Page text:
Obesity, being an epidemy these days, is the trigger of metabolic disturbances such as cardiovascular disease, type 2 diabetes, and insulin resistance. Defined as an increase in fat storage, adipose tissue has been put under the spotlight as the culprit of these conditions, as it is composed not only by adipocytes but of any immune system cell and a singular extracellular matrix. Its behavior under acute and chronic hypercaloric states is quite different; persistent hypertrophy in the latter creates hypoxia, resulting in the release of reactive oxygen species and proinflammatory cytokines that impact on the immune response type of the resident leucocytes, mainly macrophages. Hypertrophy over hyperplasia, adipose tissue macrophages-M1 phenotype polarization, and the adipokines/myokines profile are thought to be regulated by foreign microRNAs, delivered from surrounding or distant cells by exosomes through the bloodstream. In this chapter, we focus on adipose tissue immunometabolism and how obesity causes the chronic inflammatory state, and, subsequently, this stablishes a pathologic adiposity, characterized by dyslipidemia and insulin resistance (IR).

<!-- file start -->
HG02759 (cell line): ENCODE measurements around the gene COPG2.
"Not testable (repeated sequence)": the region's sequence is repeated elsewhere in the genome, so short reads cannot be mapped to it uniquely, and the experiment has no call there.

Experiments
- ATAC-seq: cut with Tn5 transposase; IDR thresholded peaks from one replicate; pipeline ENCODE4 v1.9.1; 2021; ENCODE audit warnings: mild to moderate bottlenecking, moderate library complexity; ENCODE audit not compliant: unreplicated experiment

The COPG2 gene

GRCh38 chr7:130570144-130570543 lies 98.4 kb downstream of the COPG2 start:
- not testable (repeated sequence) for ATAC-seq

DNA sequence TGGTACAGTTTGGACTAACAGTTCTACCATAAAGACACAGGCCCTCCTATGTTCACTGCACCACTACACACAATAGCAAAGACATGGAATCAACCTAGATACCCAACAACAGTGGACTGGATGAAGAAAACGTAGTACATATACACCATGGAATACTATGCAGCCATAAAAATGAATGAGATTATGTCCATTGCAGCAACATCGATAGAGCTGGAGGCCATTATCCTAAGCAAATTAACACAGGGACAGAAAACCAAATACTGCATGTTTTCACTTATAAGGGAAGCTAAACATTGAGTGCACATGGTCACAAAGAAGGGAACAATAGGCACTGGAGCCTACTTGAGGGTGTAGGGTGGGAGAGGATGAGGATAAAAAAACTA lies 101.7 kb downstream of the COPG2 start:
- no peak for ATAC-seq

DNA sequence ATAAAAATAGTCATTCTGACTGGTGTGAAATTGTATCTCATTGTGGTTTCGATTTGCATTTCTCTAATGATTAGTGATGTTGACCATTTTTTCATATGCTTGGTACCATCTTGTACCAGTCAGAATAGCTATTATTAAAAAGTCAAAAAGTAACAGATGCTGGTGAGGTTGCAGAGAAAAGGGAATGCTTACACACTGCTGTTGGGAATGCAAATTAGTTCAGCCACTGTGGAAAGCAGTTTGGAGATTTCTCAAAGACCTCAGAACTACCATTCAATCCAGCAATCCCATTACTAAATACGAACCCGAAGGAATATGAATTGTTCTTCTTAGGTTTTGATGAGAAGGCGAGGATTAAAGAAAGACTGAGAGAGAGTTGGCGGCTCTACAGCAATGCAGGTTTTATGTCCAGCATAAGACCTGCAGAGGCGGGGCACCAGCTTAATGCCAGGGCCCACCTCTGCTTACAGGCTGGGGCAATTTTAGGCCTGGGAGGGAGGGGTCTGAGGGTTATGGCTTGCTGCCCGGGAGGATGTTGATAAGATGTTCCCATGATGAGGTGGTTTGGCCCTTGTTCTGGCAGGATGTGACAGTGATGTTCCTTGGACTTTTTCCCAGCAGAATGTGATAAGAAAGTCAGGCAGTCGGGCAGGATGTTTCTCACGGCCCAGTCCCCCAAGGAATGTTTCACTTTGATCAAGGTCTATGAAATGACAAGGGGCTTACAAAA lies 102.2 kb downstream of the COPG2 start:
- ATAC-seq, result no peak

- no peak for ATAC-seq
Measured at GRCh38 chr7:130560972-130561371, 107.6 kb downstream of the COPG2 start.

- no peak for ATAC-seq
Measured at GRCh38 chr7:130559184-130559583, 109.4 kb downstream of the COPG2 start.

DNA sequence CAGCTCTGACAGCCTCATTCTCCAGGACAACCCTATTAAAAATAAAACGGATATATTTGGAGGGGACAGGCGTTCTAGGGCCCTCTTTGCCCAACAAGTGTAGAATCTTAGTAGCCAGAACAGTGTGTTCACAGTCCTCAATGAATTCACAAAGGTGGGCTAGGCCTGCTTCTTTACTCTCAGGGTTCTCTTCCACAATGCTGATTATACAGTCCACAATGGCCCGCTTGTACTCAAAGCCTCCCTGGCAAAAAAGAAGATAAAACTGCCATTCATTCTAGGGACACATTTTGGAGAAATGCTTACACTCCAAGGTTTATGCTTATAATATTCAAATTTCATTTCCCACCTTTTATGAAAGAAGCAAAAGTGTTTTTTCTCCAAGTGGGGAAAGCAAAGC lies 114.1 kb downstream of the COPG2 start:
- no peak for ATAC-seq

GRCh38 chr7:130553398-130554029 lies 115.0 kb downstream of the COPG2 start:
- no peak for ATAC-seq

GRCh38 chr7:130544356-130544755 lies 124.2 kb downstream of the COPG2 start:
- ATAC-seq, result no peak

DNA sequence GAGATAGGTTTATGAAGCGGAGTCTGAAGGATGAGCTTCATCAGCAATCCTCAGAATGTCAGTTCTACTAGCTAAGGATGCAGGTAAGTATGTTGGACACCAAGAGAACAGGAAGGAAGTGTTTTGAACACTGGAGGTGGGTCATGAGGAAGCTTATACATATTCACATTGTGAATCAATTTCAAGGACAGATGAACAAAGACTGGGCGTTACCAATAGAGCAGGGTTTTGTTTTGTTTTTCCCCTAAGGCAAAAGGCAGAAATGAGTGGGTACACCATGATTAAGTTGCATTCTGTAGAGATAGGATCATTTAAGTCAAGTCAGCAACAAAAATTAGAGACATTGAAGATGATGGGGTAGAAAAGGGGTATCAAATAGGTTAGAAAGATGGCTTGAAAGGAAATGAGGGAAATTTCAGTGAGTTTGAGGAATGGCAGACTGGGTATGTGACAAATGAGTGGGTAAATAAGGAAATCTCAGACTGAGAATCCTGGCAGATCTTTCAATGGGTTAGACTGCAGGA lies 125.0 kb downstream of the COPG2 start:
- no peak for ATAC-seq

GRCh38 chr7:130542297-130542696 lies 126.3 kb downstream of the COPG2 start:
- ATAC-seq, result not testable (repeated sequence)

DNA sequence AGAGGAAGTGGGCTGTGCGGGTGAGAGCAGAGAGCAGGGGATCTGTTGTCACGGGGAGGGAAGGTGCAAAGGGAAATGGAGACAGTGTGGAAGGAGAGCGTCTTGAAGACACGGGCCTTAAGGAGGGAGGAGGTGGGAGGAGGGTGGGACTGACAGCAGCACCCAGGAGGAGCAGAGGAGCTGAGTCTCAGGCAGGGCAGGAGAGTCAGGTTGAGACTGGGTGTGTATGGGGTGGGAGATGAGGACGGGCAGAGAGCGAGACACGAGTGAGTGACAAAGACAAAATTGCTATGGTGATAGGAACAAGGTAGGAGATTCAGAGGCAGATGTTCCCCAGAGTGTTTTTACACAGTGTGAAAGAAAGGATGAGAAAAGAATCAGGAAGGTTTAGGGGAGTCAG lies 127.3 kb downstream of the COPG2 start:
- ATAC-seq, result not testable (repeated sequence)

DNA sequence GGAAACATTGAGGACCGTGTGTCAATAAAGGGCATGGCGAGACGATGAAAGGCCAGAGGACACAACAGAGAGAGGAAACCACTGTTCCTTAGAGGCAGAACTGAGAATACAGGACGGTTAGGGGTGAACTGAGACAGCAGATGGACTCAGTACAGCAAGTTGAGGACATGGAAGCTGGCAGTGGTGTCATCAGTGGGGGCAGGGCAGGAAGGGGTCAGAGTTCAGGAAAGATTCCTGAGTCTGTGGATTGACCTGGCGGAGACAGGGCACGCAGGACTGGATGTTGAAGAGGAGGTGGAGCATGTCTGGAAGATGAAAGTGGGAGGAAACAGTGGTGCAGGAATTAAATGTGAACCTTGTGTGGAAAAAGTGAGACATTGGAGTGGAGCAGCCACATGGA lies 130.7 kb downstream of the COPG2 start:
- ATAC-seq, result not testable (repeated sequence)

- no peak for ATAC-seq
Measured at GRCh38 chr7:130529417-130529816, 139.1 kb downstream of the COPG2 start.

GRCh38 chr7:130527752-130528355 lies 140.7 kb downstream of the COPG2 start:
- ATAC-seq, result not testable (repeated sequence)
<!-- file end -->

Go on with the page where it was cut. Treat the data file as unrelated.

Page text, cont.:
Part of the book: Obesity